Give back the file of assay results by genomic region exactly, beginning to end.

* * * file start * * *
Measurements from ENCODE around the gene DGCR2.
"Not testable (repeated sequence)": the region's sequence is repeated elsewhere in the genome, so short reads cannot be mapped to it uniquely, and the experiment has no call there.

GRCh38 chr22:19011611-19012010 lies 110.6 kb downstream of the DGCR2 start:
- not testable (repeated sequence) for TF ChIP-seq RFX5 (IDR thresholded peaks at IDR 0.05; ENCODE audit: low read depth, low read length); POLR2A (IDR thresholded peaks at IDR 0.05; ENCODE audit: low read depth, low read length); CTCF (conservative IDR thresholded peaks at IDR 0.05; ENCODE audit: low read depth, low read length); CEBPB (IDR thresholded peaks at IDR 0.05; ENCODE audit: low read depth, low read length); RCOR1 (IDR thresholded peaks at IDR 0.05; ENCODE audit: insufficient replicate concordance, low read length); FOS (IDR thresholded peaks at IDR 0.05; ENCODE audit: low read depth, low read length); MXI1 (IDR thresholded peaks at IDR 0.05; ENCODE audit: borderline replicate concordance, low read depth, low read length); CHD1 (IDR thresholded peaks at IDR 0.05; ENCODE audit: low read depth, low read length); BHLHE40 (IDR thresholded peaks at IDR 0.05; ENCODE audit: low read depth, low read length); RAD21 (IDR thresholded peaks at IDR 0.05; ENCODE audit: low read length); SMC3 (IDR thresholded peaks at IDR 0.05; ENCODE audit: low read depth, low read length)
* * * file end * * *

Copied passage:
Measurements from ENCODE around the gene DGCR2.
"Not testable (repeated sequence)": the region's sequence is repeated elsewhere in the genome, so short reads cannot be mapped to it uniquely, and the experiment has no call there.

GRCh38 chr22:19011611-19012010 lies 110.6 kb downstream of the DGCR2 start:
- not testable (repeated sequence) for TF ChIP-seq RFX5 (IDR thresholded peaks at IDR 0.05; ENCODE audit: low read depth, low read length); POLR2A (IDR thresholded peaks at IDR 0.05; ENCODE audit: low read depth, low read length); CTCF (conservative IDR thresholded peaks at IDR 0.05; ENCODE audit: low read depth, low read length); CEBPB (IDR thresholded peaks at IDR 0.05; ENCODE audit: low read depth, low read length); RCOR1 (IDR thresholded peaks at IDR 0.05; ENCODE audit: insufficient replicate concordance, low read length); FOS (IDR thresholded peaks at IDR 0.05; ENCODE audit: low read depth, low read length); MXI1 (IDR thresholded peaks at IDR 0.05; ENCODE audit: borderline replicate concordance, low read depth, low read length); CHD1 (IDR thresholded peaks at IDR 0.05; ENCODE audit: low read depth, low read length); BHLHE40 (IDR thresholded peaks at IDR 0.05; ENCODE audit: low read depth, low read length); RAD21 (IDR thresholded peaks at IDR 0.05; ENCODE audit: low read length); SMC3 (IDR thresholded peaks at IDR 0.05; ENCODE audit: low read depth, low read length)